A vital part of social cognition is the capacity to perceive and react to the arousal state of others, a phenomenon termed social affect. Social affect is conserved across species and in humans may give way to sophisticated social abilities. We have introduced a rodent Social Affective Preference (SAP) test in which an adult male test rat explored two constrained conspecifics, one exposed to stress and the other naïve. Social affect was evident as the adult test rat preference to interact with the stressed juvenile conspecific. Previously, optogenetic or pharmacological inhibition of the insular cortex abolished social affective preference (Rogers et al., in progress). To begin to understand the role of the insular cortex at a circuit level we used a chemogenetic approach to obtain control over circuitry that contains the insula. Here, rats were transduced with the inhibitory chemogenetic hM4Di receptor in insular cortex neurons. Later activation of this receptor by administration of clozapine-N-oxide (CNO) prevented the expression of social affect; CNO had no effect in animals without hM4Di transduction. These experiments reinforce the role of the insular cortex in social affect and establish a new technological approach for interrogating the contributions of the insula to a broader social brain network.

08

Why Watch Netflix?: Effects of Mood and Arousal on Theory of Mind Scores After Viewing Television

Morgan Hamill
Advisor: Ellen Winner

Theory of mind is a critical social skill that enables individuals to assess the mental states of others and act upon this information accordingly. Correlational studies have shown that skill in theory of mind is related to reading fiction: those who score higher on the Author Recognition Test (a proxy for fiction reading) perform better on the Reading the Mind in the Eyes Test (Eyes test; a measure of theory of mind). One experimental study reported that reading fiction immediately elevates theory of mind (compared to nonfiction, or no reading), though this study failed to replicate. The goal of the study reported here was to determine whether watching fiction television elevates theory of mind skill. The study was designed to test two competing hypotheses: (1) fiction (but not nonfiction) television elevates theory of mind skill; or (2) watching fiction (but not nonfiction) television increases positive mood and/or arousal, and these increases are what elevate theory of mind skill. Seventy-eight undergraduates were randomly assigned to watch an episode of fiction or nonfiction television. Participants completed the Eyes test as well as pre- and post-television assessments of mood and arousal. This study failed to demonstrate that watching fiction television elevates theory of mind as measured by the Eyes test; moreover, no effect of condition was found on mood or arousal. In addition, in an attempt to replicate the finding that fiction reading predicts performance on the Eyes Test, participants completed the Author Recognition Test. Surprisingly, even here there was no significant finding. I conclude by considering the possibility that the Author Recognition Test is not a good measure of fiction exposure in today’s undergraduate population. Keywords: Theory of mind, television, literature, fiction, nonfiction, Author Recognition Test, Reading the Mind in the Eyes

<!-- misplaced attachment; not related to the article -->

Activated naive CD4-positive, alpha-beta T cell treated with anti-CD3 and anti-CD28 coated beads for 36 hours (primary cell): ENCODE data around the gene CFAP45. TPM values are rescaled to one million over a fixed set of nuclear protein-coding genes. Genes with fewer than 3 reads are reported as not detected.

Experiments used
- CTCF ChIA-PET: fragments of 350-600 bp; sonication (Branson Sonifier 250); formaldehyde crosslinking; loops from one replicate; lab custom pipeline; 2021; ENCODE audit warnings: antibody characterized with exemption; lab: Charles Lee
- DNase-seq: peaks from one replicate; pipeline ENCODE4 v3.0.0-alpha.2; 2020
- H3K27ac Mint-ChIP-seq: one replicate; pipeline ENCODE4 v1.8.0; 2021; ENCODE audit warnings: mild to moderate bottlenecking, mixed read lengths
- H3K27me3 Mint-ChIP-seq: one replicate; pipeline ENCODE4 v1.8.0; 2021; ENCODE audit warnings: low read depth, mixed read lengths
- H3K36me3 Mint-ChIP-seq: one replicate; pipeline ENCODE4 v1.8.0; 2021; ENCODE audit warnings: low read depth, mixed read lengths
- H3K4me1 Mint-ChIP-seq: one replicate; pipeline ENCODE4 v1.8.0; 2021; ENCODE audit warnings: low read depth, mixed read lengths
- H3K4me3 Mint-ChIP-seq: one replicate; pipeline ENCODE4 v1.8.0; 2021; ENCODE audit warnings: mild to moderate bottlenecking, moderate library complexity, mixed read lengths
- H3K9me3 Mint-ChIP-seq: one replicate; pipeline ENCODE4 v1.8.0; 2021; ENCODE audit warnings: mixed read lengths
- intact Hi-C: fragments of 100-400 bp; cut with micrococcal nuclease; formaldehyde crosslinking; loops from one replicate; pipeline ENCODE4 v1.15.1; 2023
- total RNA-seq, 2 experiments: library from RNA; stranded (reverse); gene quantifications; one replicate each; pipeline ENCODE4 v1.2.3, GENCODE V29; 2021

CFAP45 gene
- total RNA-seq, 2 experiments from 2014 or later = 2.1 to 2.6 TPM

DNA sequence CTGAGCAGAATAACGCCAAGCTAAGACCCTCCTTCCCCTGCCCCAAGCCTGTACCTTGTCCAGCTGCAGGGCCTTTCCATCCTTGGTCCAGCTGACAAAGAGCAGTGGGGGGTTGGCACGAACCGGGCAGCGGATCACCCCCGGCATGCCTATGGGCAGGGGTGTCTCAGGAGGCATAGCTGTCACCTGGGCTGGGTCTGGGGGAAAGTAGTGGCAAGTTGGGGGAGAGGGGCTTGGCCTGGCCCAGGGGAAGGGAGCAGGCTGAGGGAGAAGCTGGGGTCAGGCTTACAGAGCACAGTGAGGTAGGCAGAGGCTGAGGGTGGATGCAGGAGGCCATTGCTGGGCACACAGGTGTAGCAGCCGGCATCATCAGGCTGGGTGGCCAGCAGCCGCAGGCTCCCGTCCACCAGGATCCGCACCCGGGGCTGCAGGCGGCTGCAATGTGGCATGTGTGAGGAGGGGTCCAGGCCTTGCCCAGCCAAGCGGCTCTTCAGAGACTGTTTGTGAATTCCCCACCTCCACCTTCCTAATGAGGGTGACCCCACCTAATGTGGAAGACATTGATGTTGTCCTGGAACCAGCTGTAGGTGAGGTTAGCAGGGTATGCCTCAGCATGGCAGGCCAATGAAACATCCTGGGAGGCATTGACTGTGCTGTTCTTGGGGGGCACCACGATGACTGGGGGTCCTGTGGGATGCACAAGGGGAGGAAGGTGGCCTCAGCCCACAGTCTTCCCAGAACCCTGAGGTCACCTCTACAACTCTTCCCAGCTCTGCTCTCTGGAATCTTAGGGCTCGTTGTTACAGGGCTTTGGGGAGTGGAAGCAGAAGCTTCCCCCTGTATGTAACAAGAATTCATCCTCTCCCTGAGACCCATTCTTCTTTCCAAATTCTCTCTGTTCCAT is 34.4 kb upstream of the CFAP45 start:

09

To Compete or to Collaborate: The Effects of Collaboration and Competition on Numerical Estimation and Executive Functioning

Kelsey Hawthorne
Advisors: Nadia Chernyak and Sara Cordes

The ability to effectively compete against and collaborate with others is a hallmark of professional, academic, and personal success. While recent research has unveiled the positive effects of collaboration and cooperation on children’s socio-cognitive development (Ross and Lollis, 1987; Warneken et al., 2006; Tomasello et al., 2005; Hamann et al., 2011; Butler and Walton, 2013), the influence of competition has yet to be thoroughly explored. Moreover, little is known about the ways in which competition and collaboration impacts children’s information processing. The present study aimed to investigate whether the emotions associated with competitive and collaborative environments may prompt distortions in two types of information processing: numerical estimation and executive functioning. Children were randomized into one of four conditions in which they completed a puzzle block task: competition-winning (in which children competed and finished a puzzle faster than a confederate puppet and won), competition-losing (in which children competed and finished a puzzle slower than a confederate puppet and lost), collaboration (in which children worked with the confederate puppet as a team to complete the puzzles), and baseline (in which children completed the puzzles on their own). Before and after the puzzle task, children were asked to complete a series of numerical estimation trials followed by a working memory task at the end. Our results showed that children were more likely to overestimate number in the competition-winning condition than the competition losing condition. As a whole, children were also significantly more likely to underestimate number before completing the puzzle task versus after they completed the puzzle task. Analyses of gender also revealed that males were marginally more likely to overestimate and significantly more likely to perform better on the working memory task than female participants. These results suggest that the positive emotions associated with winning a competitive task may cause children to overestimate number, and boys may be less affected by competitive and collaborative tasks than girls.